[ExI] Islamic culture (current) was Religions and violence

Keith Henson hkeithhenson at gmail.com
Thu Jul 29 16:23:17 UTC 2010

On Thu, Jul 29, 2010 at 5:00 AM,  Tomasz Rola <rtomek at ceti.pl> wrote:

> On Mon, 26 Jul 2010, John Clark wrote:
>> On Jul 23, 2010, at 6:38 PM, Jeff Davis wrote:
>> >
>> > The Jews are successful because their historical coincidences
>> > pushed them in the direction of mercantilism and finance capitalism.[...]
>> > Islam has followed a course more in line with religious conservatism.
>> > That this has held Muslims "back"

As you point out, Islamic culture was more advanced than western
culture at one time.  The question is not so much about Muslims being
held back but why western culture (Jews included) shot ahead.  Clark
calls this the great divergence and it is the major characteristic of
the world since the industrial revolution.

>> I could not agree with you more, although the same ideas could be
>> expressed more concisely as "Islamic culture sucks".

> As has been already stated, Islamic culture saved a lot of ancient (in a
> sense of ancient Greece and Rome) wisdom for us. True, there was also
> burning of the books. So, some people burned the books, because of their
> Muslim faith. And some people (because of the same faith) read those Greek
> maths texts (I have once heard, that while in Europe at the time some
> people could understand Greek, still they were unable to understand what
> all this means). They have been extending the knowledge, even building
> flying apparatus on occassion. In their finest years, Islamic scientists
> and thinkers did whatever one would expect from any other enlightened
> people.

So what caused the divergence that left them in the dust?

I don't know if it was a cause or an effect, but the Islamic world was
very slow to accept printing.

"In the Islamic community--seat of scientific progress from 750 to
1100 AD--great Islamic empires arose about the time of the printing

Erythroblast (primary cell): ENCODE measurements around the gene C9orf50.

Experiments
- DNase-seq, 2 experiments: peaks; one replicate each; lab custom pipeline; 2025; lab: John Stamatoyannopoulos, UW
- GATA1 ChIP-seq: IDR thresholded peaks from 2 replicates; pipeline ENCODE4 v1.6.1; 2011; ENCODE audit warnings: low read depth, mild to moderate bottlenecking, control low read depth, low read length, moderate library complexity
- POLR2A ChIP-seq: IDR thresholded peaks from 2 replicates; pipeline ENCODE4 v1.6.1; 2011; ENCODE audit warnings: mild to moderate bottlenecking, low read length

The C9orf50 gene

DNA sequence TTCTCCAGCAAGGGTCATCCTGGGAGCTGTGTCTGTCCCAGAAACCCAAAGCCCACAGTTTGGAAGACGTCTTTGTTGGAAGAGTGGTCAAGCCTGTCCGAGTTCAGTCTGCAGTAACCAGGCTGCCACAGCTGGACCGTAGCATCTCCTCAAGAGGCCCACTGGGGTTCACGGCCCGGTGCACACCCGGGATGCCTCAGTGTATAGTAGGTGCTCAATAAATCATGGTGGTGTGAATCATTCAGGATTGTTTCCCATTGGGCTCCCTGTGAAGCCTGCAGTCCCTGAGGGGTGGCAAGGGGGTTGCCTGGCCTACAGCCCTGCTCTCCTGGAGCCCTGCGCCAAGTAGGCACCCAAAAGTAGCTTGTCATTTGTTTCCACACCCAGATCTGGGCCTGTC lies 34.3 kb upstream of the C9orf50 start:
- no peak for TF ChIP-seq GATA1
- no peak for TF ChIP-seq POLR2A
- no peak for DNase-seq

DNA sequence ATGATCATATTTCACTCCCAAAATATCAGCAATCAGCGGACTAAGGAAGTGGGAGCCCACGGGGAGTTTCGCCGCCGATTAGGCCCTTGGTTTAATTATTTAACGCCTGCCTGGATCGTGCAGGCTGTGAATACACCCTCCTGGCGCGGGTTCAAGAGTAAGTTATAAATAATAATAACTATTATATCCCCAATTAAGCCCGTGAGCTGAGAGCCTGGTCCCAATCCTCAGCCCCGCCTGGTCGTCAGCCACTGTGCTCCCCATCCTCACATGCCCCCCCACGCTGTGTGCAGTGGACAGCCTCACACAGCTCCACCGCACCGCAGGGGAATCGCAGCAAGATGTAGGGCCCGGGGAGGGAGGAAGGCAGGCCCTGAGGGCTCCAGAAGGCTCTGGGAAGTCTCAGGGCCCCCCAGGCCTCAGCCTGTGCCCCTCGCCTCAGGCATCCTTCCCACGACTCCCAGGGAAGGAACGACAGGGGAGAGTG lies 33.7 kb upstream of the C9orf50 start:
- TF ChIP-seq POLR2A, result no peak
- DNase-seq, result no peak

press and effectively suppressed that technology until the nineteenth
century, when it did transform the culture. Robinson speculates that
printing threatened the fundamental oral transmission of the Quran,
delaying introduction of the printing press into Islamic culture for
four centuries.[79]

[79] Francis Robinson, "Technology and Religious Change: Islam and the
Impact of Print," Modern Asian Studies (1993), Vol. 27, No. 1, pp.


And even when they did, the number of books printed was a very small
fraction of the massive output of western culture.

Gregory Clark would (I think) make a case that the
Malthusian/Darwinian selection process with downward social mobility
caused the psychological traits behind literacy/numeracy to become the
population norms in large areas of Europe where they did not in the
huge swath of Islamic culture (or any other culture in the world I
should add).  Why I don't know.  It would be worth while (if there are
records) to do a study similar to the one Dr. Clark did with English
records to see if some segments of the Arab/Islamic population did
better genetically.


Of course it is even more of a question why the Chinese did so poorly
for so long after being considerably ahead of western culture.  And
why are they doing so well now?


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